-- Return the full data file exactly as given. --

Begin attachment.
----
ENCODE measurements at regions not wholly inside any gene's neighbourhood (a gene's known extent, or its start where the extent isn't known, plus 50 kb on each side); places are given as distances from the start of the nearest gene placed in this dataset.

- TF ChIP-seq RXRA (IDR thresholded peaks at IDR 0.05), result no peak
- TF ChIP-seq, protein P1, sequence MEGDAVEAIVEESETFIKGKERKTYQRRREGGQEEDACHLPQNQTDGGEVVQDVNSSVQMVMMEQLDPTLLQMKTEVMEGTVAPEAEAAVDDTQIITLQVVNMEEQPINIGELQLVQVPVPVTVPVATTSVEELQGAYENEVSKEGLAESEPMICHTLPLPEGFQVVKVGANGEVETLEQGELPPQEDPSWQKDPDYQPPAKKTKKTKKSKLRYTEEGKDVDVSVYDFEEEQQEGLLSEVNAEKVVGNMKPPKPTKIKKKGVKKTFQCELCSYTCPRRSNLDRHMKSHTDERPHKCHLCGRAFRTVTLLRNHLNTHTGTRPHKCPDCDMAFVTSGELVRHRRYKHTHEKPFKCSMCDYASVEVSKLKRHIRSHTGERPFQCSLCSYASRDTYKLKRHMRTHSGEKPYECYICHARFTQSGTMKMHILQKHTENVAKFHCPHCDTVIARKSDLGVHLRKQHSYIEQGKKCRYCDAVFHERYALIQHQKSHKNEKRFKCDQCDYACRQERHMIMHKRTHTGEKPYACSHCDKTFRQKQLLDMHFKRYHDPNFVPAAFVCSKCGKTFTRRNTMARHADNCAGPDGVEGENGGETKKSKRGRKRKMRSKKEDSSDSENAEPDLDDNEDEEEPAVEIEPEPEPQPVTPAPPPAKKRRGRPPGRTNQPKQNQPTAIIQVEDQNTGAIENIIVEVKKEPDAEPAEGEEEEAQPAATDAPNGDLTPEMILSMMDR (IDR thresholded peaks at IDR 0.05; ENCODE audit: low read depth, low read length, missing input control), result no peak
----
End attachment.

ENCODE measurements at regions not wholly inside any gene's neighbourhood (a gene's known extent, or its start where the extent isn't known, plus 50 kb on each side); places are given as distances from the start of the nearest gene placed in this dataset.

- TF ChIP-seq RXRA (IDR thresholded peaks at IDR 0.05), result no peak
- TF ChIP-seq, protein P1, sequence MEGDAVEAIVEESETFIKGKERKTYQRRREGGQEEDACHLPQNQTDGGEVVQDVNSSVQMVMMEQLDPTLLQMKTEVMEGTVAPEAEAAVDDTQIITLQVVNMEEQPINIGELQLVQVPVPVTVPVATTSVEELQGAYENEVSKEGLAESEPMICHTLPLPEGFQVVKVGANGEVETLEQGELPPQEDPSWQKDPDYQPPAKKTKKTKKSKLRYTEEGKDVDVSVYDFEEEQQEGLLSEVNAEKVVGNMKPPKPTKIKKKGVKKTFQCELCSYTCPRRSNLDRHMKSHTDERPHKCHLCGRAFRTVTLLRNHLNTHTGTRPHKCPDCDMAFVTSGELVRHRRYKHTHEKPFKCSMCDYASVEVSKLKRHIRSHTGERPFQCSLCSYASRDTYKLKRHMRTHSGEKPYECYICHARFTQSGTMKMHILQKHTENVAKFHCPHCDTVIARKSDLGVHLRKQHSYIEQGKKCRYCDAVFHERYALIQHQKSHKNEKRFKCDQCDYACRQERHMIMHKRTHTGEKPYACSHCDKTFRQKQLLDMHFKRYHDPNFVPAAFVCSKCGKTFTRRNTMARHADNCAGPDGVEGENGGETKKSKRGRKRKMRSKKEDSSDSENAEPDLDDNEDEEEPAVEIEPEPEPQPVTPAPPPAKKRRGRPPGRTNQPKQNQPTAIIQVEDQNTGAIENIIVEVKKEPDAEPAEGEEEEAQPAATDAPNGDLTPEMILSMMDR (IDR thresholded peaks at IDR 0.05; ENCODE audit: low read depth, low read length, missing input control), result no peak